While many people with technical responsibility are well trained and are aware of the serious consequences of an excess of industrial lubricants, over-lubrication is a phenomenon that occurs more often than is desirable. While a lack of lubrication can lead to an immediate failure, an excess of it can bring about incidents in the longer term because they change the tribological conditions of the machine and greater contamination is caused for that type of condition. Little by little, these conditions create anomalies in the machine that can bring about a failure.
Direct consequences of an excess of lubrication
High probability of leaks
Over-lubrication increases the possibility of leaks that necessitate replacement of items such as seals, hoses, air filters or vents among others, as well as other problems stemming from poor operation of these items.
Higher energy cost
When more lubricant is added to a machine than is necessary, the tribological conditions of that oil change, which can lead to a deviation in the optimum lubrication point and to a higher energy cost. A good example of that is a case in which a thermal motor, intended to work in a particular excellent lubrication point, receives more lubricant than is necessary. The oil lowers its temperature and, as a result, it increases its viscosity. Then more energy is required to move the machine, with the corresponding increase in energy cost that that brings with it.
Gathering environmental dirt
In the case of solid lubricants, a consequence of an excess of lubrication is that a part of this lubricant may become exposed to the environment, which means that it can gather environmental dirt that goes on to form part of the system.
Heating and chemical degradation
A variation in the quantity of the lubricant that is supplied can lead to an increase in temperature, thus changing the lubrication conditions and hindering the renewal of the lubricant in the critical areas. This will generate accelerated oxidation by chemical degradation and anomalous wear of the rotating items. The direct consequence is that the whole tribological system will eventually fail.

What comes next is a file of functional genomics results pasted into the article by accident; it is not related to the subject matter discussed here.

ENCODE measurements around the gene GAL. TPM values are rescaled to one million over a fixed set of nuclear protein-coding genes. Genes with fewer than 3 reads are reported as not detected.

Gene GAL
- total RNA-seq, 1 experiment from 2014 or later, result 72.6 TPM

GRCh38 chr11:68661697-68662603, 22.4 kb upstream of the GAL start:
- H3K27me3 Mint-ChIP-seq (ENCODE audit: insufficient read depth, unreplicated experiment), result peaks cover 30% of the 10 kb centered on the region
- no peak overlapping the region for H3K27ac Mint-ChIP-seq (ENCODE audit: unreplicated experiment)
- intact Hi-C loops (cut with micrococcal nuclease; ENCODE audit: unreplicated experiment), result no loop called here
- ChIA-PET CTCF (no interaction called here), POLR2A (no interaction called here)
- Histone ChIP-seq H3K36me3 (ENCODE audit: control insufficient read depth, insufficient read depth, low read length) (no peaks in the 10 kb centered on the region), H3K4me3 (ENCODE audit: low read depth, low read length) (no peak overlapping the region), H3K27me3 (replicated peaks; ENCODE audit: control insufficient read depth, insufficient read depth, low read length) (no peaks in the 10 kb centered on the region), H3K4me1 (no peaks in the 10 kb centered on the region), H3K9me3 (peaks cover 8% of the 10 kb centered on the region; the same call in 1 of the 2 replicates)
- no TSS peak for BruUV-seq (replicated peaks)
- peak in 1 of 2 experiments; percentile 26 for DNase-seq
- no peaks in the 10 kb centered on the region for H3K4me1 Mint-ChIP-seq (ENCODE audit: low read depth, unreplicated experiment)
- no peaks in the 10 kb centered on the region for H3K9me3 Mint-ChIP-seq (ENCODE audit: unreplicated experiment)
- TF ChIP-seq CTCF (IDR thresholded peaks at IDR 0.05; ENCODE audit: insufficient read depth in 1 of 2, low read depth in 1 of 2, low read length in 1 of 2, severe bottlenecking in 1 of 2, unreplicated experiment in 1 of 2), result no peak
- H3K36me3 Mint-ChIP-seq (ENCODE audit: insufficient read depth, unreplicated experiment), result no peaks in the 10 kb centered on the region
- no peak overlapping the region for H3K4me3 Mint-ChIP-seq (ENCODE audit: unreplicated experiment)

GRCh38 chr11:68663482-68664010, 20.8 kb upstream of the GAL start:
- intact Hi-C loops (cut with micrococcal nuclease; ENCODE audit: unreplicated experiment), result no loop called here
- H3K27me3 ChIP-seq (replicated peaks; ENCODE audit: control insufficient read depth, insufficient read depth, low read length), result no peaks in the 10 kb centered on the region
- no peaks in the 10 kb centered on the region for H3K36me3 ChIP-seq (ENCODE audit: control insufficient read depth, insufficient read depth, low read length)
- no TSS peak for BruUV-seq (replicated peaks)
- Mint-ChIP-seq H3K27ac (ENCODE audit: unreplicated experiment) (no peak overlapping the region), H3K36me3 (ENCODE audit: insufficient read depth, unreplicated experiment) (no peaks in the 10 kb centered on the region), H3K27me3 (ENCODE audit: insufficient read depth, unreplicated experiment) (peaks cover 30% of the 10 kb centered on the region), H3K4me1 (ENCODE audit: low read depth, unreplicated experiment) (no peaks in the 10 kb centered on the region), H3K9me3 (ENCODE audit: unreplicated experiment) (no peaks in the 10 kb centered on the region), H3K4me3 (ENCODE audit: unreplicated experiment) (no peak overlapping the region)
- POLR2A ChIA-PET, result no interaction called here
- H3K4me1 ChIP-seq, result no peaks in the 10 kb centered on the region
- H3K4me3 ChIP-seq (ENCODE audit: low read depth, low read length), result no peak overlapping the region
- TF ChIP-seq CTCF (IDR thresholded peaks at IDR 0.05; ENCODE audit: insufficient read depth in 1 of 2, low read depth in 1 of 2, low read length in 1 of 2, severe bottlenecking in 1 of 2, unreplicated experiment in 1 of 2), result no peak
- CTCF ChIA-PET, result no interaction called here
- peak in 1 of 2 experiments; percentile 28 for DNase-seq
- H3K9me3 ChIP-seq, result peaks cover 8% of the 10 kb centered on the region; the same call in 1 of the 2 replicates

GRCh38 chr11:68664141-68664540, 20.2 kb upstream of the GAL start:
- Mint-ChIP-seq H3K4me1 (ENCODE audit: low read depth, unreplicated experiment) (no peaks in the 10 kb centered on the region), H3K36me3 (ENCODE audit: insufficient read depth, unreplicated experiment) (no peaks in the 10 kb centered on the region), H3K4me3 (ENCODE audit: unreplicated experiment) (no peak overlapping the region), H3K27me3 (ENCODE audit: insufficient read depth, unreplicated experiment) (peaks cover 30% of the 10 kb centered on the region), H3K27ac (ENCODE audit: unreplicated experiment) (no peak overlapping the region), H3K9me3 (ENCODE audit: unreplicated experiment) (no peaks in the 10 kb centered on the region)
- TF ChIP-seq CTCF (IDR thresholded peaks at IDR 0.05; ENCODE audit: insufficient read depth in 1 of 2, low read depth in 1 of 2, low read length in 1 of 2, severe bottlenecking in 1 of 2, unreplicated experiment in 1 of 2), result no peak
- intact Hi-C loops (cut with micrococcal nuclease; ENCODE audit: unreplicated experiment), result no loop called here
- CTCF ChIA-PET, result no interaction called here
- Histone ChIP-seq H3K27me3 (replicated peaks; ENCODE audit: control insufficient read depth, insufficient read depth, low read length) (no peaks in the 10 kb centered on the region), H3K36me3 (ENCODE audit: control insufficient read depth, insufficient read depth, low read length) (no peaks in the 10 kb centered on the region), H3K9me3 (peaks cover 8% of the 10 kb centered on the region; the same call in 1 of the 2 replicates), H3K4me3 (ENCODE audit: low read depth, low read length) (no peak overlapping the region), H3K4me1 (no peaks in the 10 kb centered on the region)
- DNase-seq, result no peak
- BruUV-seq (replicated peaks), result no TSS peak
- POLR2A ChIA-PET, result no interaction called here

Damage in the joints
Lubrication in excess also has a negative impact on the state of the joints. When there is an excess of lubricating oil, the pressure rises in the seals, which makes them deteriorate and break. When this happens, both water and dirt can find their way into the mechanical system. Because of this it may be necessary to take corrective action on all of the machine.
Failures in electric motors caused by an excess of lubricant
An excess of lubrication in an electric motor causes certain phenomena that can lead to catastrophic failures. For example, an excess of lubrication can mean that the lubricant penetrates into the stator. This means that it reaches the winding and this leads to a grounding and, in the worst scenario, if there is no grounding, an excess of temperature.
A failure associated with over-lubrication in the fan is of less importance than one that occurs in the stator because, whether or not grounding occurs, it conditions the kind of failure that will happen in this item. When there is grounding, a catastrophic electric failure occurs with total stoppage. When there is no grounding, the failure is not catastrophic, but it has an important effect on the operation.
Indirect consequences of an excess of lubrication
Non-availability of the affected machine
When a critical machine suffers a breakdown caused by an excess of lubrication it has to be stopped, so the indirect costs are a very important matter to take into account as they can be very high. To know the exact amount that is due to a stoppage of its activity in order to repair it, or even replace it, it is necessary to know what type of machine it is and also how it will affect the production process as a whole.
Moreover, over-lubrication has a high environmental cost when there are spillages to the environment that have to be made good. It is compulsory to carry out the relevant treatment of these waste substances that are generated in the environment, and to that must be added the cost of the corresponding financial penalties imposed by the public authorities in cases of accidental spillage.
Since in all cases a lack of control of industrial lubricant ends up with undesirable consequences, we want to offer a table with the optimal levels of cleanliness of the oil so that you can perform the correct monitoring of your industrial assets: